Characterization In The Buffyverse — ‘Buffy The Vampire Slayer’ Season 1, Episode 8

by Benjamin Hall

This is part of a bi-weekly series concerning the characterization of Buffyverse characters. The first installment in this series can be found here. Arguably the best place to begin reading this series is at the beginning, but that is up to each reader. As a reminder this column will cover major and some minor characters from the shows Buffy The Vampire Slayer (1997-2003) and Angel (1999-2004). Other Buffyverse media, such as the graphic novel Spike: Into The Light (2014) are not pertinent to this series.

(Warning of spoilers from this point on!)

Buffy Summers (Sarah Michelle Gellar) gets a small amount of characterization in this episode. This is mainly in the quirk of having something against certain people who work at circuses. The specific moment occurs when she and Xander (Nicholas Brendon) first discuss how the internet can hide identity. Another bit of characterization is when she is first questioning Willow (Alyson Hannigan) about having a love interest. It arguably displays a more equal friendship between Buffy and Willow. Unfortunately the remainder of Buffy’s characterization here seems more stock than original.

Willow Rosenberg shows some hints of a more assertive sense of self. One can see this when she starts pulling away from the demon’s internet identity and when she argues with Buffy in the locker room. There is also some resourcefulness on display during her fight with the demon. Yet, it is debatable how much thought one actually needs to use a fire extinguisher against a robot. Other than those two traits, she is a stock character for a stranger danger public service announcement.

Xander Harris has a shirt in the first scene of this episode that no American high school would condone. Although, the shirt’s text does foreshadow some jokes about his character in future seasons. As far as this episode goes, we get a hint of his family not being the best. Specifically, he knows too much about his Uncle Rory’s past work history. We also get a sense that he is, in some ways, smarter than he lets on. This occurs when he and Buffy are talking about who Malcolm might actually be. However, Xander like Buffy and Willow, doesn’t really get much characterization in this episode.

Rupert Giles (Anthony Stewart Head) feels less like he is part of the same show than in previous episodes. This is partly due to the focus on the more “public service announcement” type characterization for the other characters. Also, this episodes introduces his romance with Jenny Calender (Robia Scott as Robia LaMorte). They both feel like they should have their own show. He does get a bit of new characterization during his return of Jenny’s jewelry and gives his speech about tangible media’s worth.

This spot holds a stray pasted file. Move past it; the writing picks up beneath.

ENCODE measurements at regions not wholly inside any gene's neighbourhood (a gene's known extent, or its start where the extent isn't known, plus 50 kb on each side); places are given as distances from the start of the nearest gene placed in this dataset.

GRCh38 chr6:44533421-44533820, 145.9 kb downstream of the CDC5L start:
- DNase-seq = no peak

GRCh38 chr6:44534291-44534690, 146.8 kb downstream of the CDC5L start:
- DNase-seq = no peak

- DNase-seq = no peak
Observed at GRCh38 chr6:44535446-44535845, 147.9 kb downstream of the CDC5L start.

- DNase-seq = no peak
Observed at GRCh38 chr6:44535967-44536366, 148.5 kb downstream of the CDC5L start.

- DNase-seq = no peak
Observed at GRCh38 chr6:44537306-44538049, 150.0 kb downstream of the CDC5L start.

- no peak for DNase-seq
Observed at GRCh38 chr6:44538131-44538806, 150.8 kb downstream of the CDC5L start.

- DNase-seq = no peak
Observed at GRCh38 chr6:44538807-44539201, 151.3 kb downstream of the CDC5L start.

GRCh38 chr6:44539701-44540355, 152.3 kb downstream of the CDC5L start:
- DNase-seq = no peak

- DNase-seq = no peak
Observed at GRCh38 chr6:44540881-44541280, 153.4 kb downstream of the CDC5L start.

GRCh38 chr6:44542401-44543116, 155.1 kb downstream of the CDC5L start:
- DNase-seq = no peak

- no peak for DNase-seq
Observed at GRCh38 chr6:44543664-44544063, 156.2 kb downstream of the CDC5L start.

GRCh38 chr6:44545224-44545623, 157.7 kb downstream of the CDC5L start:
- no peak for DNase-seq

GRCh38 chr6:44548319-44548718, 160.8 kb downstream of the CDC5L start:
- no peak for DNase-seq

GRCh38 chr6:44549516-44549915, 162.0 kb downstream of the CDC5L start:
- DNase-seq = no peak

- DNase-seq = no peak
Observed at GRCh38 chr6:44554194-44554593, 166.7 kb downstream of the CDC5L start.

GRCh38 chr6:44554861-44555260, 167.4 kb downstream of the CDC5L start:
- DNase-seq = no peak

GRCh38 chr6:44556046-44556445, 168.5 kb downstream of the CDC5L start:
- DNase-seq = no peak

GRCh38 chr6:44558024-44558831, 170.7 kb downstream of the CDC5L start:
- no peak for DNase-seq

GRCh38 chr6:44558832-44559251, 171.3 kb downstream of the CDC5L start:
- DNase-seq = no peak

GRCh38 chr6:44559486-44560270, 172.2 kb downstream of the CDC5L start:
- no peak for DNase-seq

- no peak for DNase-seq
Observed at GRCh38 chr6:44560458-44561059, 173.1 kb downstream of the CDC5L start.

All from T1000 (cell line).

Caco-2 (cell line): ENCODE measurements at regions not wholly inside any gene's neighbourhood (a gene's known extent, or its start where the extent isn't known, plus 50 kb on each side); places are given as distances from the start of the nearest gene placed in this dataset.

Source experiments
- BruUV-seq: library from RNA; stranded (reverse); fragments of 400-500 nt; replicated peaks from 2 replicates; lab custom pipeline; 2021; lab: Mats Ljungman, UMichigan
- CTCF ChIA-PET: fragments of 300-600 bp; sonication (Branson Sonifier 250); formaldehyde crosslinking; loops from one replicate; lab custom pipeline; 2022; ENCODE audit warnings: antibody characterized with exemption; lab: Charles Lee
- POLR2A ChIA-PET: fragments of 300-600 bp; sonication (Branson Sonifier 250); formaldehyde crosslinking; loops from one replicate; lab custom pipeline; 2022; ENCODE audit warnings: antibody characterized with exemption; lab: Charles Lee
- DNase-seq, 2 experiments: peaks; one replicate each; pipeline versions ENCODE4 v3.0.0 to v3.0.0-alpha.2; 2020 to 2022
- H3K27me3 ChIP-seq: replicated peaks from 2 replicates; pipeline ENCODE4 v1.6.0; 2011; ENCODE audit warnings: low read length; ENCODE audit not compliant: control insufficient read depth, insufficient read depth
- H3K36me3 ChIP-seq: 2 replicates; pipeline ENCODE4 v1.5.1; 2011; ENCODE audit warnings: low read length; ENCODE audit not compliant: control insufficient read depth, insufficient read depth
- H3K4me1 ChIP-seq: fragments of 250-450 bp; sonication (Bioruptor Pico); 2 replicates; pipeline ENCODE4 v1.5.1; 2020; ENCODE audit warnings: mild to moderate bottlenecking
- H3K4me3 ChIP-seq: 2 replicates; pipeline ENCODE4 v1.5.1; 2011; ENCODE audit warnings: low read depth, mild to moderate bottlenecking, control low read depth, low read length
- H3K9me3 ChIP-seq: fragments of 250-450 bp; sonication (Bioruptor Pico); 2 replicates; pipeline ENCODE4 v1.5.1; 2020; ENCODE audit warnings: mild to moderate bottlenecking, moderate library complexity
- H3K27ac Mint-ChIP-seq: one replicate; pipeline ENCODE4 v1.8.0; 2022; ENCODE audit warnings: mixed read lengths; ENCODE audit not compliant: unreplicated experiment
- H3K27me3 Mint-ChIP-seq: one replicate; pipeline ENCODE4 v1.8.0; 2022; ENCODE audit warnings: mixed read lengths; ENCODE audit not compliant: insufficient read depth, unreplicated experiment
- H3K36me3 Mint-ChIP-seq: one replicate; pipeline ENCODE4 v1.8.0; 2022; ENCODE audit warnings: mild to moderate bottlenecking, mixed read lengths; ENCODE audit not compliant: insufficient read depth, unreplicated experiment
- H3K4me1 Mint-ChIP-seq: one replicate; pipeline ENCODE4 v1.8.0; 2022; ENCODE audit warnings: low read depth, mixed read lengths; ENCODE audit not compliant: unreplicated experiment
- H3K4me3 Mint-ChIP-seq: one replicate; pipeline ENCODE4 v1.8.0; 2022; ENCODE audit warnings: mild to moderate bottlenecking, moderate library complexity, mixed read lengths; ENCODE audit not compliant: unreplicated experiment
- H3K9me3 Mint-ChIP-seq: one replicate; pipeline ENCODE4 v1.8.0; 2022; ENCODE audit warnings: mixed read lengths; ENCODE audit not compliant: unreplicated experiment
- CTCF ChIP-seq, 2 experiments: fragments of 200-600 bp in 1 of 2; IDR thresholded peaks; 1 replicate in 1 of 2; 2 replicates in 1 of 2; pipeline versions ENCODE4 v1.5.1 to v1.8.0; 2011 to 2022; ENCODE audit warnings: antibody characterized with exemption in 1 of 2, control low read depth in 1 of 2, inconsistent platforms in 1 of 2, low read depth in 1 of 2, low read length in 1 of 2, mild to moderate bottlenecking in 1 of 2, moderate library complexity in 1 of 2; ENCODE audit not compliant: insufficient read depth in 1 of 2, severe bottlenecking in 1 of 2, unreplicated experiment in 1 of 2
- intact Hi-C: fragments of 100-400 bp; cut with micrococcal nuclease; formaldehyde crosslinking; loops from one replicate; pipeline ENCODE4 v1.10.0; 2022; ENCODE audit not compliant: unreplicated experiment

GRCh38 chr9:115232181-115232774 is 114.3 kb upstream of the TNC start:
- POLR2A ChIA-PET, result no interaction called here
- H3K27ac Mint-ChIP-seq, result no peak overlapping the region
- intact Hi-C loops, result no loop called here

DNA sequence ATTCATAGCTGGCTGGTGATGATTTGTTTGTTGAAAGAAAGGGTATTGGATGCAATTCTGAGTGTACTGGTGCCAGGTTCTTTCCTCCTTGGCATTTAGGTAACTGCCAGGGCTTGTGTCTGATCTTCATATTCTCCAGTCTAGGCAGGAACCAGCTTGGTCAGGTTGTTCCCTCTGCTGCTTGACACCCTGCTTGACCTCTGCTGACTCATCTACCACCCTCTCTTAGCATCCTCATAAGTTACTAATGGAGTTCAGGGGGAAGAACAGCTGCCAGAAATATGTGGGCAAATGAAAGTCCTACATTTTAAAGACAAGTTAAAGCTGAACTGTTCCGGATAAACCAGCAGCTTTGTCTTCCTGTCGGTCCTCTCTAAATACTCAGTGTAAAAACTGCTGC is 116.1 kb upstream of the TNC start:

Jenny Calender gets to be the cool teacher. She is both fashionable and up-to-date with technology. While the latter is obvious, the former is more subtle. Although, her sense of style is more notable during the scene where she is entering her classroom while wearing sunglasses. When it comes to her personality, she seems forthright and knowledgeable. Take for example the scene where Giles walks away from her while pondering the blank book. Also, there is the hint of a wild side with the piercing jewelry Giles returns to her.

Moloch/Malcom (Michael Deak and Mark Deakins), Fritz (Jamison Ryan), and Dave (Chad Lindberg) are the villains for this episode. There is not much to say about Moloch except that he looks like a villain from VR Troopers (1994-1996). Also, his Malcolm persona is essentially a villain from a public service announcement about catfishing. Meanwhile, Fritz comes off as a cliche of a mentally ill student. Finally, Dave is the somewhat sympathetic student who falls to peer pressure.

This episode is, arguably, rather pointless since not much happens. It is the introduction of Jenny Calender, though, and does provide some great potential stories. Sadly, like the later technopagans using technology with magic, we do not see full usage of the concepts teased in Ms. Calender’s debut. Despite these negatives, we do actually see characters communicating — and this is honestly something they rarely do. We also get the statement that no character will get a happily ever after type romance with the end scene. What a horrible curse!

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